Despite what we’ve discussed in the previous paragraph, it should be mentioned that 66% of employees say they prefer non-cash awards.

That, basically, means Jeffrey from sales would be significantly happier to get that parking spot he’s been eyeing for quite some time than a small raise.

Other options that don’t require you to put your hand deep in your pocket include:

  • Flextime and telecommuting. These two are among the most sought-after perks. They’re great for the company itself, as you can save some money on the office space and travel expenses, as well as for employees who can organize their time as it fits them. Working from home offers people a chance to achieve work-life balance and spend more time with their families. Besides that, even a two-year Stanford study has shown that such an arrangement results in a productivity boost.
  • Memberships and subscriptions. It’s great to relax in a nearby spa after a long and tiresome workweek or have a training session at a local gym to counteract the damaging effects of sitting all day at your computer. And particularly so if your employer pays for that. It’s not a hefty investment, and yet the message you communicate to your employees is “Go, relax, and have fun. You deserved it.”
  • A hand-written note. Corny as it might sound, this small and inexpensive token of appreciation will melt your employees’ cold corporate hearts and show that you hold them in high regard to such an extent that you actually took time to compose a heartfelt thank you note. Although a small gesture, this is, psychologically speaking, a very powerful act.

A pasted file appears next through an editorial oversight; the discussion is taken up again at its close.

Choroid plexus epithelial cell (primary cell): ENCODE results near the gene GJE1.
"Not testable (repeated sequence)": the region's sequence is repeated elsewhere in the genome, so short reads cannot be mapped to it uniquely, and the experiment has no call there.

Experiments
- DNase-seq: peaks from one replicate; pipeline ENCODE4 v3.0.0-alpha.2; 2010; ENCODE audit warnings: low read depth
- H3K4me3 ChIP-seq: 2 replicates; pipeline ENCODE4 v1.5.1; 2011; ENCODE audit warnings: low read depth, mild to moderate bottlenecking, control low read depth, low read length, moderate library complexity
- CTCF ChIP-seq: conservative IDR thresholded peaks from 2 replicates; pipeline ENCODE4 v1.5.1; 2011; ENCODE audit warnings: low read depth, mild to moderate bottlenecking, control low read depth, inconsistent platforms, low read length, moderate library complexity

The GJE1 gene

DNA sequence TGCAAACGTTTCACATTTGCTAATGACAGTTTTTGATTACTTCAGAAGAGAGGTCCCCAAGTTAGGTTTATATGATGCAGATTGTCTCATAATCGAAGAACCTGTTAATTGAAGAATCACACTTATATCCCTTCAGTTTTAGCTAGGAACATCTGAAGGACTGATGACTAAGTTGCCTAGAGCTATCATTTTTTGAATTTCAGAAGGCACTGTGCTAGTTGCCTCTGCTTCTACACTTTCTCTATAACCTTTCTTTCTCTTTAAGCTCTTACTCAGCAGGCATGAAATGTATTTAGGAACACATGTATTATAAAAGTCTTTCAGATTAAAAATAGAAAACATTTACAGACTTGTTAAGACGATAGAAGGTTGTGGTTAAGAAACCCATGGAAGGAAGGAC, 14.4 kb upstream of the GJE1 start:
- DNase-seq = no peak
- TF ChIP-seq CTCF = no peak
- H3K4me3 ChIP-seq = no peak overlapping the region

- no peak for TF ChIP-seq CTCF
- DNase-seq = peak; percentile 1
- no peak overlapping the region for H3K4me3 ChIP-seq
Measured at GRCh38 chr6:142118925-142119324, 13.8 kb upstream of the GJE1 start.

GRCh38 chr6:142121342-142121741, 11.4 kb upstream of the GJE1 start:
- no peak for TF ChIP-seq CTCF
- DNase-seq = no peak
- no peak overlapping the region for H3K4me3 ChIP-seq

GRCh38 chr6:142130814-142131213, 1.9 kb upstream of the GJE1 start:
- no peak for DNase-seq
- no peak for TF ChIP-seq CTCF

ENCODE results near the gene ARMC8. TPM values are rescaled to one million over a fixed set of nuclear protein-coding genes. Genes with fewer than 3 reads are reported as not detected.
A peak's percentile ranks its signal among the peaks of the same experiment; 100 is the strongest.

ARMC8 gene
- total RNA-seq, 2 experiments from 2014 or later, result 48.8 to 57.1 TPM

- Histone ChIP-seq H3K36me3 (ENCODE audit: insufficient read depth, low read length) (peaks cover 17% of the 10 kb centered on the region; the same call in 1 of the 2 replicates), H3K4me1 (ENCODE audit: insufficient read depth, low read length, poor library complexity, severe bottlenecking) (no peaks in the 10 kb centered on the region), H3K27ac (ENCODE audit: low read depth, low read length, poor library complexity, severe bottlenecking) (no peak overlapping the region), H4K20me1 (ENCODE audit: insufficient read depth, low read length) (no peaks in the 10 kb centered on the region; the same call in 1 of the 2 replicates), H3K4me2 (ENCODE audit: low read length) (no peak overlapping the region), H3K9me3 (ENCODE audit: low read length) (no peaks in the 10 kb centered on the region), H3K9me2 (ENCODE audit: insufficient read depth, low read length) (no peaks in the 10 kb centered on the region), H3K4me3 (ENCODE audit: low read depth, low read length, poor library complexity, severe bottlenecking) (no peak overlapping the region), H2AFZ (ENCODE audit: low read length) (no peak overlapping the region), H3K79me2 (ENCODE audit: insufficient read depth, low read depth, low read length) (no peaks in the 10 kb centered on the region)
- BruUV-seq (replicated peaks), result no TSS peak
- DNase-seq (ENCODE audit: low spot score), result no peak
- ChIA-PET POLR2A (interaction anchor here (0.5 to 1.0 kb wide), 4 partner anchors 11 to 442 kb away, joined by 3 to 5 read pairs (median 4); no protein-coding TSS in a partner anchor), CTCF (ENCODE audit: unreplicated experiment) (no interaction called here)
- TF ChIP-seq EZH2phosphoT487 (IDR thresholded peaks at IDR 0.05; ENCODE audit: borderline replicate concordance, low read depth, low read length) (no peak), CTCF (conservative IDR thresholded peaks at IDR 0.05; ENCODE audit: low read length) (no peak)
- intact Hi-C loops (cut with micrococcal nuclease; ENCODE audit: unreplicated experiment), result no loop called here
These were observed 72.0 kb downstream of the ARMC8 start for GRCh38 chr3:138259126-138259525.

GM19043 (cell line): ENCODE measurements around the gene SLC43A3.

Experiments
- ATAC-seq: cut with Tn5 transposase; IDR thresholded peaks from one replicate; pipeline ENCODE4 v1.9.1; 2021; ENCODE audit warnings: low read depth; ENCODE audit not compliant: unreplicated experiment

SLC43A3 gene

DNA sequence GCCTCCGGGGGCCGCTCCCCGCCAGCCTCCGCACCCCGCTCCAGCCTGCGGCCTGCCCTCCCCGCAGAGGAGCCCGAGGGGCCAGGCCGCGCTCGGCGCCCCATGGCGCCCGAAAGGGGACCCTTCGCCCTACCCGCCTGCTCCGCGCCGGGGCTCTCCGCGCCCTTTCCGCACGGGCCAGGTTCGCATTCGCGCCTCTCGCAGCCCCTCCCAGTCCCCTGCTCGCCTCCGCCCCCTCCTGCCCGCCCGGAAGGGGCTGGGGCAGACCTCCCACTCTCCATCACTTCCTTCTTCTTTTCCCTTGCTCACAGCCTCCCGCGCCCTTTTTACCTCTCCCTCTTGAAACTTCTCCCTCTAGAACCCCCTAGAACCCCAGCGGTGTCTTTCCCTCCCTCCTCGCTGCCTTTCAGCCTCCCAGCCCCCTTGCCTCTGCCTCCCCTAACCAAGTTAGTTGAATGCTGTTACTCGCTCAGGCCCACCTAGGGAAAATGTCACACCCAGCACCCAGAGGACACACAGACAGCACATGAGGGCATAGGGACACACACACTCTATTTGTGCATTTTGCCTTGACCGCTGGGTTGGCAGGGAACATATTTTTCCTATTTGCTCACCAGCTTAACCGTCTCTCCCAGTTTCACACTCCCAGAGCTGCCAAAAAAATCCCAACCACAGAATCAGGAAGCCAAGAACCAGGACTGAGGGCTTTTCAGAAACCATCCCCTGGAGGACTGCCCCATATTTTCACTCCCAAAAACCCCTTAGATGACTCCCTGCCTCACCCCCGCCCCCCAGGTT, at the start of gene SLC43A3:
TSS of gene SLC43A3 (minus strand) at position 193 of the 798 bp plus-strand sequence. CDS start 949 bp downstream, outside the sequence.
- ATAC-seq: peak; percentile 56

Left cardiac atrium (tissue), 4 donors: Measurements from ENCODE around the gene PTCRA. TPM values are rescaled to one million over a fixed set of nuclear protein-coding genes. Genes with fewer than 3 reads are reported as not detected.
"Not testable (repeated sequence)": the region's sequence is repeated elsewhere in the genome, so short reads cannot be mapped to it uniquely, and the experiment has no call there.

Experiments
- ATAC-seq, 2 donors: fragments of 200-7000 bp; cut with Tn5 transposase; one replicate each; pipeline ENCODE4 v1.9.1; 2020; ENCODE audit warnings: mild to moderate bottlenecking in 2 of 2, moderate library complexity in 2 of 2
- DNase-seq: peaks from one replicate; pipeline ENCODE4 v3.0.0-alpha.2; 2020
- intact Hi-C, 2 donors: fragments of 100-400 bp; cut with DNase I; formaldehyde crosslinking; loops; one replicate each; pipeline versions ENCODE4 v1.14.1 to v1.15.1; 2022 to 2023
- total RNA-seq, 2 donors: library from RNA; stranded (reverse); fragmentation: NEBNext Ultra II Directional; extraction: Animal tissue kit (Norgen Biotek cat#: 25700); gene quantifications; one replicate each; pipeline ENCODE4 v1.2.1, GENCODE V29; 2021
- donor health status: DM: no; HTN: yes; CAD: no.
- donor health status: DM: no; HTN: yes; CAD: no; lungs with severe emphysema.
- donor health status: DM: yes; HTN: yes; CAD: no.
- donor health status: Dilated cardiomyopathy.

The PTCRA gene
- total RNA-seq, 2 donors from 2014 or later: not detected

• Asking your employees to tell you what they want. Surveys are great tools for finding out their wishes. Just bear in mind to offer a limited number of options as well as to make it clear what behaviors and achievements are rewarded.  

How to Make the System Work?

All these rewards are cool, but if you want to create an effective, rewarding system, you should consider the following factors:

  • All your employees must be informed about the incentive as well as how they can earn it. That’s the only way for the reward to motivate them.
  • The award is supposed to be something valuable to the employees.
  • The effort your employees put into earning the award should be outweighed by its value. If it’s the other way round, the reward can even become a demotivator.
  • The award should be perceived as a direct result of your employees’ efforts and contributions.
  • The award is supposed to be offered in a timely manner so that the association between the activity and the result can be created in the employees’ minds.
  • The award is supposed to be offered consistently, as otherwise its power will be weakened, and it won’t be perceived as a motivator.

Designing a reward system in your company can be a challenging task as you need to find the right balance which will encourage your employees to become high-performers.


Michael Deane is one of the editors of Qeedle, a small business magazine. When not blogging (or working), he can usually be spotted on the track, doing his laps, or with his nose deep in the latest John Grisham.